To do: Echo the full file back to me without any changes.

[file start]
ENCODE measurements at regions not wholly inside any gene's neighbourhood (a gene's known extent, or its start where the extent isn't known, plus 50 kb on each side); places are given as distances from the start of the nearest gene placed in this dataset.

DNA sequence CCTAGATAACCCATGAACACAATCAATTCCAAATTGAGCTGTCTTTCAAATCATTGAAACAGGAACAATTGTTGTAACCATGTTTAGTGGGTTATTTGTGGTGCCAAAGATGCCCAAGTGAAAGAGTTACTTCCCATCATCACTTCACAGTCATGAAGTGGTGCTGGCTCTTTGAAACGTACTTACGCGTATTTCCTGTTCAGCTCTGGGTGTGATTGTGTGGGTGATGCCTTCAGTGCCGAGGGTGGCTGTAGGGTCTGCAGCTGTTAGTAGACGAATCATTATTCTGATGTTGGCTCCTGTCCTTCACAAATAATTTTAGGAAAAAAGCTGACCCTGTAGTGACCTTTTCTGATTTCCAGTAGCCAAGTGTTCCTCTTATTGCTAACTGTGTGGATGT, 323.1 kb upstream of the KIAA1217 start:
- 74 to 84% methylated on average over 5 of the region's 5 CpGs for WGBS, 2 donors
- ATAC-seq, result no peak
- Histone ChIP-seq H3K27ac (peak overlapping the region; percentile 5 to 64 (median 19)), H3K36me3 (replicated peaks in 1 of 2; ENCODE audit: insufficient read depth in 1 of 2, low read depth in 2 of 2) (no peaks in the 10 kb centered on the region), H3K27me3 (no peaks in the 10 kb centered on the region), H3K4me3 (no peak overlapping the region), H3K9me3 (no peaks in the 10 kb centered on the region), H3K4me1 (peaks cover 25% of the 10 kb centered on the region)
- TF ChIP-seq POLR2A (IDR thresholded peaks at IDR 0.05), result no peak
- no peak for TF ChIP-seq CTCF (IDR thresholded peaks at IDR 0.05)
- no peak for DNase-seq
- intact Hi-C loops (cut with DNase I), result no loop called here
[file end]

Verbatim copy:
ENCODE measurements at regions not wholly inside any gene's neighbourhood (a gene's known extent, or its start where the extent isn't known, plus 50 kb on each side); places are given as distances from the start of the nearest gene placed in this dataset.

DNA sequence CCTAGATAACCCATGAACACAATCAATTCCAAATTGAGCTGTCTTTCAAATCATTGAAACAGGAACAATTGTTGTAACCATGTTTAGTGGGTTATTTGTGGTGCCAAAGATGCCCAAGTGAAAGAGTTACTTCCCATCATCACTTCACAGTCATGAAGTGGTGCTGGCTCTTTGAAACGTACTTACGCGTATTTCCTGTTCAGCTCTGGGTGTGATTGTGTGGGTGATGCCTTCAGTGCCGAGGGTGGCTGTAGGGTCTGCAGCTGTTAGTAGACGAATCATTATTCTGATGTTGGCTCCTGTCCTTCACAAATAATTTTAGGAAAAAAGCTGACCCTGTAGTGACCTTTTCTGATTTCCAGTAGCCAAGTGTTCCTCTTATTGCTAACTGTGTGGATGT, 323.1 kb upstream of the KIAA1217 start:
- 74 to 84% methylated on average over 5 of the region's 5 CpGs for WGBS, 2 donors
- ATAC-seq, result no peak
- Histone ChIP-seq H3K27ac (peak overlapping the region; percentile 5 to 64 (median 19)), H3K36me3 (replicated peaks in 1 of 2; ENCODE audit: insufficient read depth in 1 of 2, low read depth in 2 of 2) (no peaks in the 10 kb centered on the region), H3K27me3 (no peaks in the 10 kb centered on the region), H3K4me3 (no peak overlapping the region), H3K9me3 (no peaks in the 10 kb centered on the region), H3K4me1 (peaks cover 25% of the 10 kb centered on the region)
- TF ChIP-seq POLR2A (IDR thresholded peaks at IDR 0.05), result no peak
- no peak for TF ChIP-seq CTCF (IDR thresholded peaks at IDR 0.05)
- no peak for DNase-seq
- intact Hi-C loops (cut with DNase I), result no loop called here